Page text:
ATHENS, Ga. — From the edge of the city, you can see the outline of the campus.
The city of Athens, Georgia, would hardly exist without the University of Georgia. The largest school in the state holds nearly 40,000 students. It is an institution.
Around town are reminders of what institutions can bring … and what they can take.
“You cannot come by here without associating what could have been,” said Hattie Whitehead, as she stares across Baxter Street at three dorms. “This could have been a Black, middle-class community if it was left alone.”
Whitehead and dozens of other families grew up where a series of dorms now stand. They knew it as Linnentown.
“Linnentown was a small, Black community where adults worked hard, and they reached 66% homeownership,” recalled Whitehead. “Home felt safe. The [wider Athens] community didn’t feel safe, but home felt safe.”
It was safe, until the early 1960s. That’s when the University of Georgia and the city of Athens targeted Linnentown for urban renewal. They used eminent domain to purchase residents’ land for cheap, literally paving the way for the dorms that stand there now.
“Our parents did not know what urban renewal was,” Whitehead said. “It means taking property – just taking it – from poor areas, particularly targeting Black communities. It means they want the land and they want it cheap, so this is a way to get it cheap, all under the name of the law.”
A study by the University of Richmond estimates the federal government gave at least $13 billion from 1950 to 1965 to fund urban renewal projects. Those projects displaced more than 300,000 Americans, largely people of color, in all but seven states. Institutions wielded power and served some over others.
But this story isn’t just about an event six decades in the past. It’s about the ripple effects that continue to the present.
“I would say they’re mixed,” Mayor Kelly Girtz said about race relations in Athens. “We have to be honest and reckon with our history.”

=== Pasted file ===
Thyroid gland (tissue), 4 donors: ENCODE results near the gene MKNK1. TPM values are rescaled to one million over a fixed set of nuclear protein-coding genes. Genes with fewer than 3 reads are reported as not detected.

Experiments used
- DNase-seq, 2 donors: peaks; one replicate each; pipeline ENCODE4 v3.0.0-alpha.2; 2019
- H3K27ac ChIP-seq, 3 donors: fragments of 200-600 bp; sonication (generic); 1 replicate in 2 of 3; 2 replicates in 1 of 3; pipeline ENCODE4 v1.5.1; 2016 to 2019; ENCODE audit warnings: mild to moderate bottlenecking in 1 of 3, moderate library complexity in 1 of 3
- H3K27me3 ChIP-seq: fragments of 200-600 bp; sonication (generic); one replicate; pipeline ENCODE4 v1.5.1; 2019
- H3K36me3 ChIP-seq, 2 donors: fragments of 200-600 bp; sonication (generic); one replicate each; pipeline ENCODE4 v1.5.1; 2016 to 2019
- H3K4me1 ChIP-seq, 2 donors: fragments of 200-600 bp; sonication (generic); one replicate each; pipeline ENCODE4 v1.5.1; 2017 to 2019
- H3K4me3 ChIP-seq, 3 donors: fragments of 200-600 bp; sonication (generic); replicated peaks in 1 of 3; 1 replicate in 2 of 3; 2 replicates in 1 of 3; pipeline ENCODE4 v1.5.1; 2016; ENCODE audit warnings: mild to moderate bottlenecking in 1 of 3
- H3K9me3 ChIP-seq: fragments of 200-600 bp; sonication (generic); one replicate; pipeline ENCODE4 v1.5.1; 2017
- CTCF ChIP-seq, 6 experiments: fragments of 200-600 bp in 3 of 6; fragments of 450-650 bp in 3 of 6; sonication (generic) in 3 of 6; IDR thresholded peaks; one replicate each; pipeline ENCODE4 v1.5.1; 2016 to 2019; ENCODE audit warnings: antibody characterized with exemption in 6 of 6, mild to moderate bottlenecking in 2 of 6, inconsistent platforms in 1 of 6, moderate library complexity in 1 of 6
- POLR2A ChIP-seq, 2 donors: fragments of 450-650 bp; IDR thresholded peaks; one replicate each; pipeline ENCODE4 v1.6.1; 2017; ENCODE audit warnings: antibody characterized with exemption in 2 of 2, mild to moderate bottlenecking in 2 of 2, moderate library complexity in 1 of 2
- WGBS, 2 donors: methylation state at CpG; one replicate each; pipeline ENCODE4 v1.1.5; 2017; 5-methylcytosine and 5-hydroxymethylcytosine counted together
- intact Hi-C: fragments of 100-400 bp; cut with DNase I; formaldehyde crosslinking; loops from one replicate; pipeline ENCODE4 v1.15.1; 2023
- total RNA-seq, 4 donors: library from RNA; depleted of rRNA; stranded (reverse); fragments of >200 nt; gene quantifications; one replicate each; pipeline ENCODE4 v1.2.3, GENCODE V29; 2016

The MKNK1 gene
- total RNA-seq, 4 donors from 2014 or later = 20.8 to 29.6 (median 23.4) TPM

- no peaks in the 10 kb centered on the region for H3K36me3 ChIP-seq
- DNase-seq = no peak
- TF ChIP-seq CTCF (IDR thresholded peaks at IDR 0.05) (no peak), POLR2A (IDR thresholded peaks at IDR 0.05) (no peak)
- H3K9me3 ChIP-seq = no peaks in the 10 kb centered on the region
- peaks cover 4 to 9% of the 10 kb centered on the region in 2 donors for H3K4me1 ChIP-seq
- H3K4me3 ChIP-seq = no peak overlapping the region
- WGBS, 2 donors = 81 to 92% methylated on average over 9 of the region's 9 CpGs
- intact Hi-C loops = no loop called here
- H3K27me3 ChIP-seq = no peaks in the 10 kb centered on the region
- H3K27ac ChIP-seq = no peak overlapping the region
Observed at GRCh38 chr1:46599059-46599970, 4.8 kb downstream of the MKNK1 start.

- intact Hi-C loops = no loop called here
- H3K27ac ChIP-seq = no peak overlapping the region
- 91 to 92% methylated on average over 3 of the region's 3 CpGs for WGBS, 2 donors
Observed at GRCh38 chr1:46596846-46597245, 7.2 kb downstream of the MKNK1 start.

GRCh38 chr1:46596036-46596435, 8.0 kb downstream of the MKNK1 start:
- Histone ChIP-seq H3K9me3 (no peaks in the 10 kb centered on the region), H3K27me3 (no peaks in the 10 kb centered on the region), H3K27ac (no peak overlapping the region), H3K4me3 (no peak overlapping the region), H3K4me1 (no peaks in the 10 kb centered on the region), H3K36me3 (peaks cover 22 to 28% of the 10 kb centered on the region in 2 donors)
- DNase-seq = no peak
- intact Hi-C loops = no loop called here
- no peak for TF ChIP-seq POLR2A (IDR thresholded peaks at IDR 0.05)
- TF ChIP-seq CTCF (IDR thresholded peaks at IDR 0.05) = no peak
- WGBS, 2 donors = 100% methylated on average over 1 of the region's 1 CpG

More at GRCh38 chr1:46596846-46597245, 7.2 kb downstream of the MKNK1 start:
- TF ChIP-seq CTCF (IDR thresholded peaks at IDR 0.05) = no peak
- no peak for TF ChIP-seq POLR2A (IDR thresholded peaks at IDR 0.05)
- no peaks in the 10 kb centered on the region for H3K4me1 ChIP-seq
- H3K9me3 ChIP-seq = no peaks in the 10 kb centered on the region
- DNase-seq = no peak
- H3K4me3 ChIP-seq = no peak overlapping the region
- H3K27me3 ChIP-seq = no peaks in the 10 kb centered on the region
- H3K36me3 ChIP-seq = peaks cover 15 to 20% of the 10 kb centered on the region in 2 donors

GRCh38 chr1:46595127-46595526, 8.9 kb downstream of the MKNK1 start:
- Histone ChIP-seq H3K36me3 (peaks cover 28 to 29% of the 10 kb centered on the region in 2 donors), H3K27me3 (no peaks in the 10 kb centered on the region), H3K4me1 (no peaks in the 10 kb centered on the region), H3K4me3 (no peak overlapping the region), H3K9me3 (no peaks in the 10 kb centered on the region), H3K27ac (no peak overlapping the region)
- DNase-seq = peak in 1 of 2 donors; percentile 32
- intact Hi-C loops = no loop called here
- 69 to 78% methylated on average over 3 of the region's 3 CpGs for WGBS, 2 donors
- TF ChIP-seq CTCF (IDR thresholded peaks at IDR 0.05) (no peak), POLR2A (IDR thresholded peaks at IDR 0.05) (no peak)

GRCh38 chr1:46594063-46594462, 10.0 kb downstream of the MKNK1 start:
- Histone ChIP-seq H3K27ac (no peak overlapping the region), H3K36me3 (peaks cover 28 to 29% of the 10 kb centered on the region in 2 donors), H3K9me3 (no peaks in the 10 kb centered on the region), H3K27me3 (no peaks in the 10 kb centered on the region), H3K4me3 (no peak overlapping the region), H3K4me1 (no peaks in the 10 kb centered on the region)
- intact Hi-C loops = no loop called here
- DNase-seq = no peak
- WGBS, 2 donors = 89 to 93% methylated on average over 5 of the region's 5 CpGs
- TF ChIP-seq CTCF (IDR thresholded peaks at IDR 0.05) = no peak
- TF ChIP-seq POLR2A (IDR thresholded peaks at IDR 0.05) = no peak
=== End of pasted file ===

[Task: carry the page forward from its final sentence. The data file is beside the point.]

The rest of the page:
Nearly 3 in 10 Athens residents are Black. Among students at UGA, it’s fewer than 1 in 10.
“The Board of Regents [at UGA] has been named by the last three conservative governors of the state,” said Mayor Girtz. “There are times where they haven’t wanted to touch these issues with a 10-foot pole.”
But it’s not just campus. It’s the lack of affordable housing as rents and home prices skyrocket. It’s the bar downtown that only last year changed its name from that of a Civil War general. It’s the first sight off the highway being the Plantation Buffet. It’s the tensions in the institutions that bubble under cities and towns across America.
“If you look in terms of census tracts, in terms of demographics, it’s evident that Black Athenians have long held less home wealth than White Athenians,” Mayor Girtz said. “And I’ve gotta be conscious on how we move the meter on that.”
This past June, Athens passed a budget that includes fare-free transit and a $15/hour minimum wage for all city employees. And four months earlier, Mayor Girtz read aloud a proclamation passed by the city that honored Linnentown and promised to provide reparations for its descendants – the first act of reparations in the state.
“People told me they thought it would never happen,” said Whitehead. “When it happened, it brought me to tears, like, ‘Finally! We got an apology from the city of Athens.’”
There are plenty of hurdles. It’s unclear how much the community will receive, and Georgia’s own Constitution prevents giving state and local dollars directly to third parties. As for the campus that once held the homes of Linnentown, university leaders have chosen not to participate in the project. They also have not granted permission to place markers of recognition on campus.
“The University System of Georgia declined to participate … since the Board of Regents lawfully purchased this tract of land,” wrote UGA spokesperson Greg Trevor in a statement. “It will be up to the University System of Georgia to approve any physical markers on the property.”
Trevor also offered information on the school’s various recent efforts to increase enrollment of Black and other under-represented students, which can be found here.
Despite the complications, Hattie Whitehead emerges with hope – “and faith,” she said.
“It’s been recognized, in a small way. So, it makes a difference.”